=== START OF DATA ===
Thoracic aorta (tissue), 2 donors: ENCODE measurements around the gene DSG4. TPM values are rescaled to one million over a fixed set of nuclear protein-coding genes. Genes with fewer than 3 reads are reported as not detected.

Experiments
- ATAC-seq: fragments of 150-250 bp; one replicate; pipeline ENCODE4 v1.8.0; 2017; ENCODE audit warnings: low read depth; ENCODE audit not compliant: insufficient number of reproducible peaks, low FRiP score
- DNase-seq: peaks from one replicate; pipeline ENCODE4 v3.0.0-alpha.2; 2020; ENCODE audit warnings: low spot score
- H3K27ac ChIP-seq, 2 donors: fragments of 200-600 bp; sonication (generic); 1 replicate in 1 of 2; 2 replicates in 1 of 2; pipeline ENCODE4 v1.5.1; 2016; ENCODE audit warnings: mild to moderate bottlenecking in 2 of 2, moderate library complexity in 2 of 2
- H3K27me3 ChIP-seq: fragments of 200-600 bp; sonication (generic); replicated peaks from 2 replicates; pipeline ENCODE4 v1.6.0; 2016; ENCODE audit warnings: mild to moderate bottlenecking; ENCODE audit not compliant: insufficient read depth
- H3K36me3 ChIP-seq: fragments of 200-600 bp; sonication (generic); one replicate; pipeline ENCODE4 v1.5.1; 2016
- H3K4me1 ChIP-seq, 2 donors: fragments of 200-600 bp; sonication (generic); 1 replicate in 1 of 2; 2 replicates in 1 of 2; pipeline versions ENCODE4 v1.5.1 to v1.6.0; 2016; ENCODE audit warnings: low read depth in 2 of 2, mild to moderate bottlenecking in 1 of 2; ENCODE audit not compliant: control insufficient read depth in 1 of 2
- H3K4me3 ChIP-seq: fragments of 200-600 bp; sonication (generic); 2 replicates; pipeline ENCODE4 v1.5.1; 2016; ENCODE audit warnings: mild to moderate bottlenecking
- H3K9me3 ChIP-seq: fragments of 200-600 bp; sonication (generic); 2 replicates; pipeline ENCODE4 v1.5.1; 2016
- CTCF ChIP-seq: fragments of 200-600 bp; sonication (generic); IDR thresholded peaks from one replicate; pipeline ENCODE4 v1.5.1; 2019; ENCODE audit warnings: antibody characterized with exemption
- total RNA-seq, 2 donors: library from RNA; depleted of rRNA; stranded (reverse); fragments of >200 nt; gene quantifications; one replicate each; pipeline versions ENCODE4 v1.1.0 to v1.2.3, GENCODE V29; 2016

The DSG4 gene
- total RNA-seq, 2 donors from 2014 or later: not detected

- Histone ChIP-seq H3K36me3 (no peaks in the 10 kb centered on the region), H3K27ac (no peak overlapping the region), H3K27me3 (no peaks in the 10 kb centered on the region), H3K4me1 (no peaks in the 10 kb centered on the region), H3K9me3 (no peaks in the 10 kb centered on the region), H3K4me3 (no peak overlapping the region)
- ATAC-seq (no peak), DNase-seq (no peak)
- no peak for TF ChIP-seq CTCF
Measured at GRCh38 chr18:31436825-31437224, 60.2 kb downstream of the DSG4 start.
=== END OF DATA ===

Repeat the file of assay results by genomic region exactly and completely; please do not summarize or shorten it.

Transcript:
Thoracic aorta (tissue), 2 donors: ENCODE measurements around the gene DSG4. TPM values are rescaled to one million over a fixed set of nuclear protein-coding genes. Genes with fewer than 3 reads are reported as not detected.

Experiments
- ATAC-seq: fragments of 150-250 bp; one replicate; pipeline ENCODE4 v1.8.0; 2017; ENCODE audit warnings: low read depth; ENCODE audit not compliant: insufficient number of reproducible peaks, low FRiP score
- DNase-seq: peaks from one replicate; pipeline ENCODE4 v3.0.0-alpha.2; 2020; ENCODE audit warnings: low spot score
- H3K27ac ChIP-seq, 2 donors: fragments of 200-600 bp; sonication (generic); 1 replicate in 1 of 2; 2 replicates in 1 of 2; pipeline ENCODE4 v1.5.1; 2016; ENCODE audit warnings: mild to moderate bottlenecking in 2 of 2, moderate library complexity in 2 of 2
- H3K27me3 ChIP-seq: fragments of 200-600 bp; sonication (generic); replicated peaks from 2 replicates; pipeline ENCODE4 v1.6.0; 2016; ENCODE audit warnings: mild to moderate bottlenecking; ENCODE audit not compliant: insufficient read depth
- H3K36me3 ChIP-seq: fragments of 200-600 bp; sonication (generic); one replicate; pipeline ENCODE4 v1.5.1; 2016
- H3K4me1 ChIP-seq, 2 donors: fragments of 200-600 bp; sonication (generic); 1 replicate in 1 of 2; 2 replicates in 1 of 2; pipeline versions ENCODE4 v1.5.1 to v1.6.0; 2016; ENCODE audit warnings: low read depth in 2 of 2, mild to moderate bottlenecking in 1 of 2; ENCODE audit not compliant: control insufficient read depth in 1 of 2
- H3K4me3 ChIP-seq: fragments of 200-600 bp; sonication (generic); 2 replicates; pipeline ENCODE4 v1.5.1; 2016; ENCODE audit warnings: mild to moderate bottlenecking
- H3K9me3 ChIP-seq: fragments of 200-600 bp; sonication (generic); 2 replicates; pipeline ENCODE4 v1.5.1; 2016
- CTCF ChIP-seq: fragments of 200-600 bp; sonication (generic); IDR thresholded peaks from one replicate; pipeline ENCODE4 v1.5.1; 2019; ENCODE audit warnings: antibody characterized with exemption
- total RNA-seq, 2 donors: library from RNA; depleted of rRNA; stranded (reverse); fragments of >200 nt; gene quantifications; one replicate each; pipeline versions ENCODE4 v1.1.0 to v1.2.3, GENCODE V29; 2016

The DSG4 gene
- total RNA-seq, 2 donors from 2014 or later: not detected

- Histone ChIP-seq H3K36me3 (no peaks in the 10 kb centered on the region), H3K27ac (no peak overlapping the region), H3K27me3 (no peaks in the 10 kb centered on the region), H3K4me1 (no peaks in the 10 kb centered on the region), H3K9me3 (no peaks in the 10 kb centered on the region), H3K4me3 (no peak overlapping the region)
- ATAC-seq (no peak), DNase-seq (no peak)
- no peak for TF ChIP-seq CTCF
Measured at GRCh38 chr18:31436825-31437224, 60.2 kb downstream of the DSG4 start.